Covid-19 home test kits becoming more widespread in the US but tests are not perfect
WASHINGTON – Home Covid19 test kits are proliferating in the United States, with several available online, and some available over the counter at pharmacies.
Some are antigen tests, which detect protein fragments specific to the coronavirus. The turnaround time for results is usually very quick and, in some cases, results can be reported within 15 minutes.
Some are PCR (polymer chain reaction) tests, in which one’s sample must be sent to a laboratory for analysis. For these, the turnaround time is longer. Depending on the mail and the demand on the laboratory, it could be as short as a day or as long as two or three days.
PCR testing is considered the gold standard, detecting RNA or genetic material that is specific to the virus.
In its December assessment, California-based organisation Grand View Research in a note said: “The global Covid-19 diagnostics market size is estimated at US$84.4 billion (S$111.8 billion) in 2020 and is expected to expand at a compound annual growth rate of 3.1 per cent from 2021 to 2027. The market is driven by the rising government initiatives targeted towards the implementation of mass testing.”
Prices range from US$24.95 for a Quidel QuickVue at-Home OTC Covid-19 Test Kit, which gives the result in 10 minutes, to over US$100 for tests that require a nasal or saliva sample to be sent to a laboratory.
No test is perfect and there is some margin of error, especially in an antigen test. There are occasional false positives and false negatives.
Mr Antonio Regalado, senior editor for biomedicine for MIT Technology Review, wrote in a blog post after trying several home tests that he ended up learning an important lesson: “While some people worry that home tests could miss Covid cases, the bigger problem may be just the opposite.
“These tests have ‘false positive’ rates of about 2 per cent, which means that if you keep using them, you’ll eventually test positive, even though you don’t have Covid-19.”
The Food and Drug Administration (FDA) says on its website: “Even if you receive a negative result, you should keep practising preventive measures, such as distancing, washing hands, and wearing masks, to reduce the risk of spreading Covid-19.”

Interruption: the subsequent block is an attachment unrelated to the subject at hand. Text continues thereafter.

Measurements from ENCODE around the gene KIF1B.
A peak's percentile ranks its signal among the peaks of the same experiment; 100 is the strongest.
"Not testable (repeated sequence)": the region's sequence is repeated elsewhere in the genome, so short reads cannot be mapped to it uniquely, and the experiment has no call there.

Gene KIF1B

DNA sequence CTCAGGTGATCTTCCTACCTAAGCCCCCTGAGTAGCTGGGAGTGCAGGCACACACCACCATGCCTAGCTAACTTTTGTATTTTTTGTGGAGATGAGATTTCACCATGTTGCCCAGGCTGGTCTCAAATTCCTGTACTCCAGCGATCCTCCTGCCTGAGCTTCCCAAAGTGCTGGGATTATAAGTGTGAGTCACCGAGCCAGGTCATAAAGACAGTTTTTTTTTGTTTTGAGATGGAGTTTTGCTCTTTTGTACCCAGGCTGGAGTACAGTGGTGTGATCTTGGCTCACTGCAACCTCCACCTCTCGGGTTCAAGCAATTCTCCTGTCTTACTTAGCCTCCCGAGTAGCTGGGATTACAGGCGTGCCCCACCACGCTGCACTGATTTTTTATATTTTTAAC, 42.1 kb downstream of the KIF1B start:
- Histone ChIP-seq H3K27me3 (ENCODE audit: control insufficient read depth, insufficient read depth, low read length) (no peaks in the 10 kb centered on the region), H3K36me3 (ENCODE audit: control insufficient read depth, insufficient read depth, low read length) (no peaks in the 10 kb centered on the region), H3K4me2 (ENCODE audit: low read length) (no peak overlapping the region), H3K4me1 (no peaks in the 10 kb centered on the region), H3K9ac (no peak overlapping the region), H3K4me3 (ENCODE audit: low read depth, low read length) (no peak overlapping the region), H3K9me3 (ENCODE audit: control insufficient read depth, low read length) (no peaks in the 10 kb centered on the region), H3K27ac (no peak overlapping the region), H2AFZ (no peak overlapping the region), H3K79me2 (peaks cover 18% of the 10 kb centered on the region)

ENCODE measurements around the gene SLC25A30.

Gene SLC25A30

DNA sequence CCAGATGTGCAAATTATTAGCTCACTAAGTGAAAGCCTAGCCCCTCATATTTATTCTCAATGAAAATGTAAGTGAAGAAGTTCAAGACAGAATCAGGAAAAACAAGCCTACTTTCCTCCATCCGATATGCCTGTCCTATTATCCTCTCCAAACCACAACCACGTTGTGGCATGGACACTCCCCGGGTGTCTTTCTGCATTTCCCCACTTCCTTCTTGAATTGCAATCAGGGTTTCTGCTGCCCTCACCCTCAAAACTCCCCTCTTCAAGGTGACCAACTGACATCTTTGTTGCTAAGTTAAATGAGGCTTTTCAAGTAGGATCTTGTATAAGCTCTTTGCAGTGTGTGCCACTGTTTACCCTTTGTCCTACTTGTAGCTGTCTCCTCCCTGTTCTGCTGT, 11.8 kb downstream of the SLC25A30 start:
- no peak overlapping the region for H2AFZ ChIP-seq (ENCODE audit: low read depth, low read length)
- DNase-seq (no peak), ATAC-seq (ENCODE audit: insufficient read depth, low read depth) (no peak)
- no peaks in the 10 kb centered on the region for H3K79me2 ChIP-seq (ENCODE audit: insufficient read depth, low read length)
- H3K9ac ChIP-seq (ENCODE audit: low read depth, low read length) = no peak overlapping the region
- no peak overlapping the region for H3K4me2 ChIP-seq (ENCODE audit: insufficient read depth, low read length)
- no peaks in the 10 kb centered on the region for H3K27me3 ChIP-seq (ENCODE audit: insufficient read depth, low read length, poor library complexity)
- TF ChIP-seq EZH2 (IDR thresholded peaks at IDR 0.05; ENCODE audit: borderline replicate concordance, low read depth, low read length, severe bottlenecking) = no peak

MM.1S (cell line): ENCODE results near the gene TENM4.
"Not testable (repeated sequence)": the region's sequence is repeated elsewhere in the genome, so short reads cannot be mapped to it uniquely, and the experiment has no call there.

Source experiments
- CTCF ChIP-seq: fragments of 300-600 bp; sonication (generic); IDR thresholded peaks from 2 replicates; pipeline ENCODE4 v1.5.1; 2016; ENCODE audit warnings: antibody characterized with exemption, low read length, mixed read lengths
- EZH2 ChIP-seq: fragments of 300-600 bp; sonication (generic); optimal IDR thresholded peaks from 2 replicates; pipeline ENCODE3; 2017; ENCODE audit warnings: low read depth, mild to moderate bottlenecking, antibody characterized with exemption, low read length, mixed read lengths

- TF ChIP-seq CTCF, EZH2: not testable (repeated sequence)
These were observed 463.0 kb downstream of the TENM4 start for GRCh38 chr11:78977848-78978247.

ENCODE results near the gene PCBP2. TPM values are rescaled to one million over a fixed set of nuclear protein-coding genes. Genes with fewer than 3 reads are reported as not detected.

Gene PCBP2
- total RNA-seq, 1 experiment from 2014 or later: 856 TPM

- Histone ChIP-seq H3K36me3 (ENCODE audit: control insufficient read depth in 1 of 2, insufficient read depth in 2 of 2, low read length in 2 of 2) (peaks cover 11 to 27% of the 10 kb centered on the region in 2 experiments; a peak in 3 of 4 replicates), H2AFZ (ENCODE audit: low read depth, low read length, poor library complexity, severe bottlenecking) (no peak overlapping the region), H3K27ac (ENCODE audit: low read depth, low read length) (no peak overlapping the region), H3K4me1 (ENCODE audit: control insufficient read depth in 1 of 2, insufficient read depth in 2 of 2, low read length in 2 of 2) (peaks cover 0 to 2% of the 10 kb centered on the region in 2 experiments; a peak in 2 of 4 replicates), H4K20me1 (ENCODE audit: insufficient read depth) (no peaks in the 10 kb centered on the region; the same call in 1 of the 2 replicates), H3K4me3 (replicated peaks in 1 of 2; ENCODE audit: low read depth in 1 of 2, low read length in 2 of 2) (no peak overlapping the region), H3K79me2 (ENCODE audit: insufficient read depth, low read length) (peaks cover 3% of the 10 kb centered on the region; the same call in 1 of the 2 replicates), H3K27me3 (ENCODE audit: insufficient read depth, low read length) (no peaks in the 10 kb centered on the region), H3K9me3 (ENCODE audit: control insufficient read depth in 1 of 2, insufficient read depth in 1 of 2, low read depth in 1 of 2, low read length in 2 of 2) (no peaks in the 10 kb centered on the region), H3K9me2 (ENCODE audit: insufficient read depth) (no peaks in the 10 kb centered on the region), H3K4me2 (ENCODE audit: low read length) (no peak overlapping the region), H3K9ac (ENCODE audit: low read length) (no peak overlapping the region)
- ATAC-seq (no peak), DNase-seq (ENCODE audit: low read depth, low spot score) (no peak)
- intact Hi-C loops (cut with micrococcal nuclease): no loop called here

The Binax Now test is somewhat similar to a pregnancy test, but there are more steps and the process needs some amount of care and precision. The steps need to be properly timed.
The company recommends wearing surgical gloves to avoid contamination of the swab that one must swirl around each nostril. The swab is inserted into a pocket which contains a liquid that has been unsealed from a vial and dropped into it. The chemical reaction takes 15 minutes. And the kit comes with two rounds of tests to reduce the chances of a false result. The second test must be taken 36 hours after the first, but no later than three days after.
Some tests need the user to download an app, while others may require a live consultant from the company to call in and witness the test result in order to certify it.
In the US, the FDA has not recognised all tests as valid for, say, boarding an international flight.
But test manufacturers in what is clearly, or at least for the moment, a growing market, are busy developing niche products and partnerships.
The company Vault offers a US$119 kit for travel to the US from Mexico, Jamaica and the Dominican Republic, with an international shipping option.
American Airlines partners several test providers and offers a VeriFLY “secure health passport app” for iOS and Android phones, which enables the uploading of negative Covid-19 test results, vaccination records and forms to get verified status for travel.
But the real credential in the future for international travel may be the vaccine, analysts say. Over-the-counter testing will fill a need, but as vaccines become more widely available, a vaccine certificate may be more relevant.
The idea of a “vaccine passport” is controversial in the US, with huge resistance from conservatives casting it as a restriction on individual freedoms.
A young trainer with a Covid-19 testing company, who asked to remain anonymous, told The Straits Times during a break at a test site in Washington DC: “Schools demand that children should be vaccinated against various things. So, what’s wrong with a vaccine passport?”
The Massachusetts Institute of Technology article quotes Professor Amitabh Chandra at Harvard University’s Kennedy School saying: “I think that the move to over the counter is great, but it has limited value in a world where vaccines become more widely available.”